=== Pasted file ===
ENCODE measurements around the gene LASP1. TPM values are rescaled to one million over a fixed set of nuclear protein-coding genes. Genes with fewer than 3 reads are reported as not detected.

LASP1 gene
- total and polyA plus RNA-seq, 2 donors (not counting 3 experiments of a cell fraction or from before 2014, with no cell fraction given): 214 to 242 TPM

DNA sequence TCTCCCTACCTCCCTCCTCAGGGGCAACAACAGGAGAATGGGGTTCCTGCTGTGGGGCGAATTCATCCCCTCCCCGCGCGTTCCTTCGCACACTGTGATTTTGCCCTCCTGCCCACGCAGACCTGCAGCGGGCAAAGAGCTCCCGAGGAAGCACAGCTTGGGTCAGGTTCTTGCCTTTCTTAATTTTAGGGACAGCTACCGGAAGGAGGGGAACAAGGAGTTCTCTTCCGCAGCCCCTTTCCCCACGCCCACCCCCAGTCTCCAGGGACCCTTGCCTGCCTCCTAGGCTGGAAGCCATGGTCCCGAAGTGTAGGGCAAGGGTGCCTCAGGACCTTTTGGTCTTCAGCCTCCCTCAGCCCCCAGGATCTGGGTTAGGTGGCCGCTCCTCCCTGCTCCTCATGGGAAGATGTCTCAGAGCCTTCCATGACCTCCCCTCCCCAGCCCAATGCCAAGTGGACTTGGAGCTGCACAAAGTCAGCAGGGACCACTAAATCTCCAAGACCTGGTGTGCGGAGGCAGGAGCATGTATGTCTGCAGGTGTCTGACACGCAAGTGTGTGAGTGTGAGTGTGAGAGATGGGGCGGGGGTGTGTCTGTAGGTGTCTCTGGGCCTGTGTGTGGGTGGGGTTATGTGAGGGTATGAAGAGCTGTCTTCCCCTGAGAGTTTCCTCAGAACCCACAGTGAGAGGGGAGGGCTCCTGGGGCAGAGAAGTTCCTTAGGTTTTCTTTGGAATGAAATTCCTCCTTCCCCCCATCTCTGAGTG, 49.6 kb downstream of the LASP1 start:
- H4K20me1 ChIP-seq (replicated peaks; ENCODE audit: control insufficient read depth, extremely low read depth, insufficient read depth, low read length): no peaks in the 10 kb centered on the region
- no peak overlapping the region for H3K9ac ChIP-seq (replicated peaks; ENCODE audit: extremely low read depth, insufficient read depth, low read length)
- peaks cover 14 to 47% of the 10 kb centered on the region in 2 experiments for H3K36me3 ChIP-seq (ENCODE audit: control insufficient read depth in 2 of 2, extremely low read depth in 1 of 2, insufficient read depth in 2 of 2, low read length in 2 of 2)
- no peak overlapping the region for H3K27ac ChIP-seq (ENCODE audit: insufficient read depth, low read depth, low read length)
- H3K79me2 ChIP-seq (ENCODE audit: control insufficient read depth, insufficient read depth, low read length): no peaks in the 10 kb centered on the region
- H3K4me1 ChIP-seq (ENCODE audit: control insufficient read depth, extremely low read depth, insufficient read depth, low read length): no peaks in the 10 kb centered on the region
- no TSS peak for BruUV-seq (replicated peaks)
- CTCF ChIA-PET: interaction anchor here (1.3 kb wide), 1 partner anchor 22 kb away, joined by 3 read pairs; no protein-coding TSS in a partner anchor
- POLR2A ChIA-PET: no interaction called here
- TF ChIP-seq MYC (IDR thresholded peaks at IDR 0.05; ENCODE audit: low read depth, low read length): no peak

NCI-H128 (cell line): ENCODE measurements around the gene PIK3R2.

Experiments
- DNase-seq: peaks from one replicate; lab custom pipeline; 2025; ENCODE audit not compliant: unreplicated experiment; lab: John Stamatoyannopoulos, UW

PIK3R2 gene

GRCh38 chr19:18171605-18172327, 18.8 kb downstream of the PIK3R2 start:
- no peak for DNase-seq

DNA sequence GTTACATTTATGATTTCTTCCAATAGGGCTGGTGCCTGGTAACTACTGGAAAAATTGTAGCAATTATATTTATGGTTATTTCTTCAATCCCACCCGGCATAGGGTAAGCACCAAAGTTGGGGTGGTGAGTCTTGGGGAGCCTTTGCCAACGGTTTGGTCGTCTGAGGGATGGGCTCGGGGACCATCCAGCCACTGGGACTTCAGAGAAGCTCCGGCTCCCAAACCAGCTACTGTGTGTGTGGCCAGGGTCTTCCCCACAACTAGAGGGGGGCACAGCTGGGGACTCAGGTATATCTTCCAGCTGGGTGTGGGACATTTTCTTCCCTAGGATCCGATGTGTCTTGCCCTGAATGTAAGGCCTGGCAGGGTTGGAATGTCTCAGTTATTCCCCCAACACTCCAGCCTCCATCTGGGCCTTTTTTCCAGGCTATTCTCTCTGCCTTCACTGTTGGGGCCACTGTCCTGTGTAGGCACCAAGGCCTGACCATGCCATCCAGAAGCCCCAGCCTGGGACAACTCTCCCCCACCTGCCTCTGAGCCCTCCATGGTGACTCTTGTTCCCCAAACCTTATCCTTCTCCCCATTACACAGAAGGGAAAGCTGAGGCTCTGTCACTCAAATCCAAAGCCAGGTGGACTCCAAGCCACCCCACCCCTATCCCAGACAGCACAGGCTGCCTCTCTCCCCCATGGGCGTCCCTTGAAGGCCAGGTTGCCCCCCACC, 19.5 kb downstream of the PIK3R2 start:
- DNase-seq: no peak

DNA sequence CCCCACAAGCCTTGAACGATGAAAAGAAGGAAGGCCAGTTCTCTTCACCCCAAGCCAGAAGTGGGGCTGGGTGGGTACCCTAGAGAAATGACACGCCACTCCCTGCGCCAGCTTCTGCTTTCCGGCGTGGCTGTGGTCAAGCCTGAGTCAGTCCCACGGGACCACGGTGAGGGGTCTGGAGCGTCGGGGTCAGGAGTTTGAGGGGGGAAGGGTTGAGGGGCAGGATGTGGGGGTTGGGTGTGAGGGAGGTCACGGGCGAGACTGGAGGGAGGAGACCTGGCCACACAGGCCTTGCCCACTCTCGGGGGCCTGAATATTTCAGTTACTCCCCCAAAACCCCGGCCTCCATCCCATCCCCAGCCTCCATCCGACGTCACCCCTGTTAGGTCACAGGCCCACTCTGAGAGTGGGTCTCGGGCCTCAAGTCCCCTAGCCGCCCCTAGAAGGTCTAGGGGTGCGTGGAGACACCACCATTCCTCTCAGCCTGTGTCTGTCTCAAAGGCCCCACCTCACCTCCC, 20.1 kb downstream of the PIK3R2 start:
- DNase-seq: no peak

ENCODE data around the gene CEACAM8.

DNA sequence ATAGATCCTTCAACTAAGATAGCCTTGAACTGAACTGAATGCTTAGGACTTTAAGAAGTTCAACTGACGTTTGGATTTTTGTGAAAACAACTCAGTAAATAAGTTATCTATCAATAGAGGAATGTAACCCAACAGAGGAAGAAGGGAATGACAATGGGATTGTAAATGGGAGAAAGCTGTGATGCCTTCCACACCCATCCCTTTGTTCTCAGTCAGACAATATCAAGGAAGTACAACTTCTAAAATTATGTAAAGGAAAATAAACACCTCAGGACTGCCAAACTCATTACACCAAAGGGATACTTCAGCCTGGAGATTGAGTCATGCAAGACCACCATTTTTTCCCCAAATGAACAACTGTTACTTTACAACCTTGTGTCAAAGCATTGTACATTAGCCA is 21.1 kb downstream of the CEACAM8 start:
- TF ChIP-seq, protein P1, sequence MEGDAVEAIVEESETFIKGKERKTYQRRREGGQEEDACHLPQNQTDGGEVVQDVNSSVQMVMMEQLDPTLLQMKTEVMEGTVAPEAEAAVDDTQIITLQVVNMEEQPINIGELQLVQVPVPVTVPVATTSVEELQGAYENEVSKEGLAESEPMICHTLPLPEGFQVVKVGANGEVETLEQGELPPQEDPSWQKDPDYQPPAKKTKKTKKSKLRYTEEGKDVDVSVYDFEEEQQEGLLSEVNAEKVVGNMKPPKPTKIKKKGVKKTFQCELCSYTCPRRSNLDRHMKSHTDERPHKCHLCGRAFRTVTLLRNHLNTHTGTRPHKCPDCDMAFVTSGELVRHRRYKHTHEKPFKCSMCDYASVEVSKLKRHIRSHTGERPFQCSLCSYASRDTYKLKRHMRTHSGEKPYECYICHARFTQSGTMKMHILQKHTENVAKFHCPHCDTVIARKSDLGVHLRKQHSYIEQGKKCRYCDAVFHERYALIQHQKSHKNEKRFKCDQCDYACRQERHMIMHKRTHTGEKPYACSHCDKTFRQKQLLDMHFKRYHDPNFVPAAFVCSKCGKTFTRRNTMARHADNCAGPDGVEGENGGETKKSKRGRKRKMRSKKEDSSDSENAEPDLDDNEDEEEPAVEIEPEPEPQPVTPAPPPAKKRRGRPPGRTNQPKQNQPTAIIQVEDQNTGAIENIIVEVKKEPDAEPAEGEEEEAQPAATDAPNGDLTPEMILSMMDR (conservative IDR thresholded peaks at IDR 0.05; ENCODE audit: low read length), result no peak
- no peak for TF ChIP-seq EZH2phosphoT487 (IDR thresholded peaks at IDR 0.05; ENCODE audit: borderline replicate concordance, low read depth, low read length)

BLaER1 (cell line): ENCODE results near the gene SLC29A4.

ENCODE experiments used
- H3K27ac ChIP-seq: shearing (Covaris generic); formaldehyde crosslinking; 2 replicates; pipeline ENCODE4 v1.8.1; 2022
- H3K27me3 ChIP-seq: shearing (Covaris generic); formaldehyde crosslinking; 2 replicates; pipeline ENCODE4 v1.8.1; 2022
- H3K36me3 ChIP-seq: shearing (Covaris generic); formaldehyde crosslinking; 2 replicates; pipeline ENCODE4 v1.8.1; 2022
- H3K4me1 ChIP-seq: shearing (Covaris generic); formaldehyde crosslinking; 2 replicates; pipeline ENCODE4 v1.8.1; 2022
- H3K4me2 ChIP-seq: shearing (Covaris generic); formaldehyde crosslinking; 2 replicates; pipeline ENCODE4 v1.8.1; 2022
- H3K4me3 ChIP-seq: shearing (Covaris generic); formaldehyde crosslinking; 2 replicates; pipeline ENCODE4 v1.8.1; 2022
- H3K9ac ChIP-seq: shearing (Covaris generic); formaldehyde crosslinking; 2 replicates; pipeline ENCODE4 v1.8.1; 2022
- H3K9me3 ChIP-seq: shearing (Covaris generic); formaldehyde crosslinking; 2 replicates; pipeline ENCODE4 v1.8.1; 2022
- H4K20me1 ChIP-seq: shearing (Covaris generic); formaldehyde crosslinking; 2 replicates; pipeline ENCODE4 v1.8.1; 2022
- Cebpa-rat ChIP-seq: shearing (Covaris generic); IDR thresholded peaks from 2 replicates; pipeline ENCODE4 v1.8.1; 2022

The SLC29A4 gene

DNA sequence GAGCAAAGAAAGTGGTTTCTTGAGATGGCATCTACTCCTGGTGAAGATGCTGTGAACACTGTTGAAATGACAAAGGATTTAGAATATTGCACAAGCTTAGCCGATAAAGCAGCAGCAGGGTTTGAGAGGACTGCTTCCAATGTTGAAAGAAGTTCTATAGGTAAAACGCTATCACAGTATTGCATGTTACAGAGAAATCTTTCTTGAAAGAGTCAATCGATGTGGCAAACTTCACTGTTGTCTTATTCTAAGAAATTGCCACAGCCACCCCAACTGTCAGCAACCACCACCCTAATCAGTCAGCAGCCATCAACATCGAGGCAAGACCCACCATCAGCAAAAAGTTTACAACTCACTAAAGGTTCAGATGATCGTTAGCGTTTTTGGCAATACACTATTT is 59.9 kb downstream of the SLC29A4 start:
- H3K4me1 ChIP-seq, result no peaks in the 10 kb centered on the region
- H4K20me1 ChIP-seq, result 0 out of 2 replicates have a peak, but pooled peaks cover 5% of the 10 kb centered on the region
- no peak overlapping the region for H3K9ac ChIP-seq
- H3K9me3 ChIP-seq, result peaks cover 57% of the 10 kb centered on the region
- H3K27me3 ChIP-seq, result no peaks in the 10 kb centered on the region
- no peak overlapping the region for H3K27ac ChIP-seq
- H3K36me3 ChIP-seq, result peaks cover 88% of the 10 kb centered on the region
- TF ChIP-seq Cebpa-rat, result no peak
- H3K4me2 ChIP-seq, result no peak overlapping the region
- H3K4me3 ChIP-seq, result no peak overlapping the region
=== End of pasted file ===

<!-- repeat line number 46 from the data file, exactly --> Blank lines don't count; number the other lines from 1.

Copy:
- H3K9me3 ChIP-seq, result peaks cover 57% of the 10 kb centered on the region